In my previous column, we discussed the common complaint that No. 841 in the Catechism of the Catholic Church is wrong when it teaches that “The plan of salvation also includes those who acknowledge the Creator, in the first place amongst whom are the Muslims; these profess to hold the faith of Abraham, and together with us they adore the one, merciful God, mankind’s judge on the last day.”

As we saw last week, much of the protest seems to center on a notion of salvation by intellectual works, as though our salvation is dependent on possessing a correct theology. But in addition to this exploded idea, there is also the curious notion that we can somehow create other gods by our thinking. I can find no other explanation for the weird insistence that Muslims, for instance, “worship another god.”

Yes, Scripture speaks of “other gods,” but this is, if you will, metaphorical language, not fact. The fact is that there is one (1) God, and there are no others.

Scripture hammers home this point again and again in blunt and clear language: “I am God; there is no other” (Isaiah 45:22). All other “gods” are creatures we treat as gods by making them first in our lives.

We cannot “create” gods by believing real hard in them. We can only treat things that are not God as gods or treat God as though he is something less then the fullness of who he is.

To this, of course, the reply will be made that while there may not be “gods” behind the gods of the nations, there are devils.

For St. Paul tells us that the sacrificial worship given to idols was in fact sacrifice given “to demons, not to God” (1 Corinthians 10:20).

The problem is that Islam is just as scornful of pagan worship as Judaism and Christianity, and there is a reason for that: Namely, Islam is, at bottom, a concoction made from exposure to Jewish and Christian monotheism, as well as Muhammad’s own ideas and “private revelations” which, while not from God, are also not about directing our worship to creatures.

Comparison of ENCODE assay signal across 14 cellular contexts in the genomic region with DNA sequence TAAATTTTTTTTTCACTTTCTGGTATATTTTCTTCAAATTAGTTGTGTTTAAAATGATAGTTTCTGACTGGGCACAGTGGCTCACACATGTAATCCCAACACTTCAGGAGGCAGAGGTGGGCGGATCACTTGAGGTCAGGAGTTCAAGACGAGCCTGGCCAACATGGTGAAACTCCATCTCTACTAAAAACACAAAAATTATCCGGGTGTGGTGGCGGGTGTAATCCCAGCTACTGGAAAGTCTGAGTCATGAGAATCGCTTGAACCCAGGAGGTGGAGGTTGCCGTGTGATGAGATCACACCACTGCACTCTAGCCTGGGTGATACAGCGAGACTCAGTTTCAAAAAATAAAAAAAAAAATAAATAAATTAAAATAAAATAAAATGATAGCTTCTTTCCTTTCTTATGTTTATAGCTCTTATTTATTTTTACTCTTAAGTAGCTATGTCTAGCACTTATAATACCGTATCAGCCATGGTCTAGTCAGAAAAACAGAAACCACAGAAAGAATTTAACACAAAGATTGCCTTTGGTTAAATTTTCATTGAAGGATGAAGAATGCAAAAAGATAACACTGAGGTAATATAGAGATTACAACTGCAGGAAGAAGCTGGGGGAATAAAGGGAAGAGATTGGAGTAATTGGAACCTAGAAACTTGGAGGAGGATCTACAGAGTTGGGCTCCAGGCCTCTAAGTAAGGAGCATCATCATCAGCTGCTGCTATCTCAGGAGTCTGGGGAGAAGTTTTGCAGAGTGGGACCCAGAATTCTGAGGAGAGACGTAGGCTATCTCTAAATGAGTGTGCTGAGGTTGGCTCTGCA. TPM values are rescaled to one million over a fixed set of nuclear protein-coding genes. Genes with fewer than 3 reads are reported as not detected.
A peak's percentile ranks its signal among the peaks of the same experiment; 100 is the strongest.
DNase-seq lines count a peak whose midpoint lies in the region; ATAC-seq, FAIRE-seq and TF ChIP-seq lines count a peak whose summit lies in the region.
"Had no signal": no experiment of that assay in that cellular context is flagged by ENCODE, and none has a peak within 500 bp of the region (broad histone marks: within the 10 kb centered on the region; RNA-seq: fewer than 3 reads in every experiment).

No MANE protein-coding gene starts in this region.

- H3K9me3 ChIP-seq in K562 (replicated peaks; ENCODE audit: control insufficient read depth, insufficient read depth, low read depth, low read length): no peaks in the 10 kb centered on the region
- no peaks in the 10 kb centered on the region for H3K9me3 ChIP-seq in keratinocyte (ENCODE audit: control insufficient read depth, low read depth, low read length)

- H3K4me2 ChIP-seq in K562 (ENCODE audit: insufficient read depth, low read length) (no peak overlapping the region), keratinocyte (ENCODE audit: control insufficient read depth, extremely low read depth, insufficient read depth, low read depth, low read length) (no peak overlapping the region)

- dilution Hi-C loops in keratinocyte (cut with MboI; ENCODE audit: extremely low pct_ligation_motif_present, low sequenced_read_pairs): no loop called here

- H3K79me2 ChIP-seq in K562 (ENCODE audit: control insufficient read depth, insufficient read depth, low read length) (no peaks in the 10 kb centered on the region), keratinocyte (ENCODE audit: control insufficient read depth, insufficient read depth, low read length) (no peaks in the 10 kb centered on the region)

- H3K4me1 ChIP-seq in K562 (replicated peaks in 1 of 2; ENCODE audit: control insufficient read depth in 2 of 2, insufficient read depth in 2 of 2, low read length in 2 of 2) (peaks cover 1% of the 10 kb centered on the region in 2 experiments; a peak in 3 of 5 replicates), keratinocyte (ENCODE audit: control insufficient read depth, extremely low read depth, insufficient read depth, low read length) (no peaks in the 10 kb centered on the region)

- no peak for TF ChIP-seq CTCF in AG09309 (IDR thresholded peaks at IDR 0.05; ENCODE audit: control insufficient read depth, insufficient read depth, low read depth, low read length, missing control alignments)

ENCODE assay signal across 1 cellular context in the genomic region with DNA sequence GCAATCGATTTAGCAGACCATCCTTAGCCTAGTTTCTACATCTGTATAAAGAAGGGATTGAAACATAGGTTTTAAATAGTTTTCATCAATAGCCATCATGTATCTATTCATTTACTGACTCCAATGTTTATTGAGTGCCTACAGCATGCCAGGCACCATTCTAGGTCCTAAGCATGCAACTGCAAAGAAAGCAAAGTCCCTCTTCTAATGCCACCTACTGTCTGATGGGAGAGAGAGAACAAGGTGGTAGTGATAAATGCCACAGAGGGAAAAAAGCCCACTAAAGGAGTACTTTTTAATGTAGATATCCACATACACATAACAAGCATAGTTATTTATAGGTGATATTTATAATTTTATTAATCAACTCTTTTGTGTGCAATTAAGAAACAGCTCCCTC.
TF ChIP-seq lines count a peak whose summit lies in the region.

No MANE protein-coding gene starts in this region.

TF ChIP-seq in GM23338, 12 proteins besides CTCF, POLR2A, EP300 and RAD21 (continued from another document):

Instead (mark this), they are about treating God as though he is something less then the fullness of who he is.

Pagans worship the creature.

They really do worship what is not God and, to that extent, have “other gods.” Such gods are really no gods at all because they are really just cats, scarab beetles, figments of the imagination or what have you. Pagans have mistaken the good gifts of God for God himself. Therefore, St. Paul again and again urges the pagans to “turn from these vain things to the living God” (Acts 14:15).

But Muslims are not pagans. They are not treating things that are not God as gods. Rather, they treat God as though he is something less then the fullness of who he is. In a garbled way, their prophet has received real bits of revelation from his exposure to seventh-century Arabian Judaism and Christianity. He knows there is but one God, the God of Abraham. He knows he is compassionate and merciful. He knows he is Master. But he does not know that he is Father.

This means that, insofar as Muslims affirm what is true of God in common with us, they have received revelation about the only God there is: the God of Abraham. But they have not received the fullness of revelation, and they have received false ideas about that God from a mere man named Muhammad who does not understand what Christians mean by the words “the Son of God.” In short, they do not worship “another god.”

Rather, they worship the One God — the only one there is — in ignorance of the fullness of revelation. That’s because there is only the one God.

Bottom line: What contradicts Christ is false. But what does not contradict him is true, even if it is spoken by Muslims. “He who is not with me is against me” says the Lord, “But he who is not against us is for us,” as well.

The effort to make Allah somebody besides “the-true-God-poorly-perceived-by-Muslims” is dumb because it winds up throwing the baby out with the bathwater. You have to deny the true things Muslims say about God to call Allah a false god. It’s more sensible to do as the Church does and simply acknowledge that where Islam is on the same page with the Church, it’s right and where it isn’t, it’s wrong.

The teaching of the Church is pretty simple with respect to Islam. It boils down to saying, “Muslims have a real but very imperfect knowledge of the one true God. Insofar as they acknowledge what the Church acknowledges about God and his relationship with man, they are right. Insofar as they are ignorant or deny what the Church says about God and his relationship with man, they are mistaken or in sin.”

Mark Shea is senior content editor for CatholicExchange.com.